Bali (Indonesia), -8.34°S / 115.51°E
Current status: normal or dormant (1 out of 5)
Mount Agung or Gunung Agung is a active volcano in Bali. This stratovolcano is the highest point on the island. It dominates the surrounding area influencing the climate. The clouds come from the west and Agung takes their water so that the west is lush and green and the east dry and barren.
Agung volcano eruptions: 1808, 1821(?), 1843, 1963-64 (large Plinian eruption on March 16, 1963), 2017-ongoing
Latest nearby earthquakesNo recent earthquakes
BackgroundMount Agung or Gunung Agung is a mountain in Bali. This stratovolcano is the highest point on the island. It dominates the surrounding area influencing the climate. The clouds come from the west and Agung takes their water so that the west is lush and green and the east dry and barren.
Gunung Agung last erupted in 1963-64 and is still active, with a large and very deep crater which occasionally belches smoke and ash. From a distance, the mountain appears to be perfectly conical, despite the existence of the large crater.
From the peak of the mountain, it is possible to see the peak of Mount Rinjani on the island of Lombok, although both mountains are frequently covered in cloud.
The 1963 eruption of Agung volcano
After more than 100 years of slumber, Mt. Agung came back to life on February 18, 1963. Loud noises and a cloud rising from the crater were noticed, then the ejection of bombs and blocks.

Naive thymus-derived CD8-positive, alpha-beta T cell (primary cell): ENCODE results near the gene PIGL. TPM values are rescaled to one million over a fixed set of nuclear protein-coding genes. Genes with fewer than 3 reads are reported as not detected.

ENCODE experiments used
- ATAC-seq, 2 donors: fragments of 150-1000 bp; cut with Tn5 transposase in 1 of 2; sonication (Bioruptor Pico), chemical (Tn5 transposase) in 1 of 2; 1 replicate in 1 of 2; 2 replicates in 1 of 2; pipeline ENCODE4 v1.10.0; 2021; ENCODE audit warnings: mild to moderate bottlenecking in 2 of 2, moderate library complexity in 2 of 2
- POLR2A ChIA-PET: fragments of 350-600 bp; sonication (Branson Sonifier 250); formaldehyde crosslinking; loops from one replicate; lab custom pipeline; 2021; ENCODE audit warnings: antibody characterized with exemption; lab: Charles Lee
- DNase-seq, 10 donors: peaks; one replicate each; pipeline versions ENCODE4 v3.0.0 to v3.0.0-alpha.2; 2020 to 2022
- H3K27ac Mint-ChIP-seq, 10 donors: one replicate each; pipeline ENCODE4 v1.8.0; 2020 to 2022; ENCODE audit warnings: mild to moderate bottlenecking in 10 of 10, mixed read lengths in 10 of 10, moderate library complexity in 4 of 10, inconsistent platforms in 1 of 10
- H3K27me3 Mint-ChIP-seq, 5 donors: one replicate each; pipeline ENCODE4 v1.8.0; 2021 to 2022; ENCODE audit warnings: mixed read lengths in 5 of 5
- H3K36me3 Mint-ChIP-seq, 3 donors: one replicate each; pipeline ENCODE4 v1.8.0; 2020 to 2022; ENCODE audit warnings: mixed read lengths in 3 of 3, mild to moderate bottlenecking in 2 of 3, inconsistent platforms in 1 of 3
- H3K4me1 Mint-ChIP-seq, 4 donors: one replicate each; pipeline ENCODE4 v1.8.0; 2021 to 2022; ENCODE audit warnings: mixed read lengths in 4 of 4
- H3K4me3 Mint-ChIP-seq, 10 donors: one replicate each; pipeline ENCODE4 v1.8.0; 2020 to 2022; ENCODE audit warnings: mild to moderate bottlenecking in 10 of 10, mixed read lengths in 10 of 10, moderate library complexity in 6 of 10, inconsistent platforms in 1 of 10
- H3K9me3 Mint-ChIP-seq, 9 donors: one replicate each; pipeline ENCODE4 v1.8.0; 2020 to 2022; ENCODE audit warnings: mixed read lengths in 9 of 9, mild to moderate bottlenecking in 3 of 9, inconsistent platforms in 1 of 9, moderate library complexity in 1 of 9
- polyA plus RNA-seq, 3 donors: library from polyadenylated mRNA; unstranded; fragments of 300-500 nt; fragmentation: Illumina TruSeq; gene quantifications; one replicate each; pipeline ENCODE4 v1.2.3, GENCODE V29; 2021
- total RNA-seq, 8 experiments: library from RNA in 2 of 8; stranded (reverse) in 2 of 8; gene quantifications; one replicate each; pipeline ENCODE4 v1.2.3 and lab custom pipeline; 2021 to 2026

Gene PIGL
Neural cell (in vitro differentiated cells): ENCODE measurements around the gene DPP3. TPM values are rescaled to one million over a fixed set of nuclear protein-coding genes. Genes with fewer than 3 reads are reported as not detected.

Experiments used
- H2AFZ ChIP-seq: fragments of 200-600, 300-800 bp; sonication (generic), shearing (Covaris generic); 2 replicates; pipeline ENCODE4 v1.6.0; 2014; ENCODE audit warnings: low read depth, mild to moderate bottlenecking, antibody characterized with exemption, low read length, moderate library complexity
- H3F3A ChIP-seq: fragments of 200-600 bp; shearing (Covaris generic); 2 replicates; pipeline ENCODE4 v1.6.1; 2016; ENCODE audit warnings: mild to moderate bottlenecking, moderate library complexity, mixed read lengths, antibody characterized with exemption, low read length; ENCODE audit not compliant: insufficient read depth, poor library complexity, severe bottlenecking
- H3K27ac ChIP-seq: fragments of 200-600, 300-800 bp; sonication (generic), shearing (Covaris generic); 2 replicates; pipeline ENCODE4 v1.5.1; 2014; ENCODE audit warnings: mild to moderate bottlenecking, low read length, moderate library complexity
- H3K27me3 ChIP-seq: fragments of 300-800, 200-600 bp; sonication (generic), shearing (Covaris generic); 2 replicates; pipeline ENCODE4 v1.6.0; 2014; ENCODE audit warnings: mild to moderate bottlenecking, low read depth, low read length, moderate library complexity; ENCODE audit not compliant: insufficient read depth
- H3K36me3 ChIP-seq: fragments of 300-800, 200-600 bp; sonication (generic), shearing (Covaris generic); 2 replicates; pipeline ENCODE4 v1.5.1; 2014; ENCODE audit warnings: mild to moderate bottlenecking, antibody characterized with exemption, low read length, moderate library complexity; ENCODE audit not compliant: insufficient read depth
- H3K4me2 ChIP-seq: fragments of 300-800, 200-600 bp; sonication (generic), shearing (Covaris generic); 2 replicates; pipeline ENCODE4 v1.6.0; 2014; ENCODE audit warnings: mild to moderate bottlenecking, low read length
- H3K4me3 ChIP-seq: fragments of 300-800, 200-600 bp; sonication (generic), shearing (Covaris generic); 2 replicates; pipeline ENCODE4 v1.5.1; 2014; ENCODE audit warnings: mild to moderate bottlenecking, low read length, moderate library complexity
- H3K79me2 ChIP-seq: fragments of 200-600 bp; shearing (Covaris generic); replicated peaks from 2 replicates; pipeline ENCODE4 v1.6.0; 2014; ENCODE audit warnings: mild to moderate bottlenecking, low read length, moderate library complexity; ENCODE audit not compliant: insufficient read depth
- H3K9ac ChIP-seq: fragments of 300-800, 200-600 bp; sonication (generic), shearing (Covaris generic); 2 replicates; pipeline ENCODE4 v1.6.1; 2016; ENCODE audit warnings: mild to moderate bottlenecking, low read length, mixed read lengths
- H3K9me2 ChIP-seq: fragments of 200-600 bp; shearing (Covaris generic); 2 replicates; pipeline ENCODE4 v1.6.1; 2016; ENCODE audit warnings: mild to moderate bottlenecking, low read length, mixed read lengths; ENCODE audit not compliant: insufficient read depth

On February 24, 1963, highly viscous lava flows began to travel down the northern flank of the volcano, reaching a length of 7 km in about 18 to 20 days and an elevation of 510 m above sea level. The flows were about 0.5-0.8 km wide and 30-40 m thick. Rough estimates indicate a total volume of these flows of about 50 million cubic meters.
After that phase, the eruption became more and more explosive, and on March 17, 1963, the paroxysmal sub-Plinian eruption took place, generating a eruptino column of 8-10 km height that collapsed to form devastating pyroclastic flows. These flows reached distances of up to 15 km from the crater following vallezs to the south and east, at speeds of about 60 km/hour. Many villages were destroyed and more than 1000 people lost their lives. Heavy tephra fall occurred in areas west of the volcano, where up to 50-70 cm of ash were deposited.
In May, the south peak of the crater wall collapsed, lowering its height for about 200 meters. The lowest crater wall at present is the upper end of Langon river (2600 m).
View of Batur volcano (1,717 m) from the peak of Agung (3,142 m) at night. (Photo: Anton Jankovoy)
Red scoria layers and lava flows in the crater walls of Agung volcano, Bali (Photo: ThomasH)
Agung volcano, Bali's holy mountain. (Photo: Tom Pfeiffer)
At the crater rim of Agung volcano, Bali, Indonesia (Photo: ThomasH)
See also: Sentinel hub | Landsat 8 | NASA FIRMS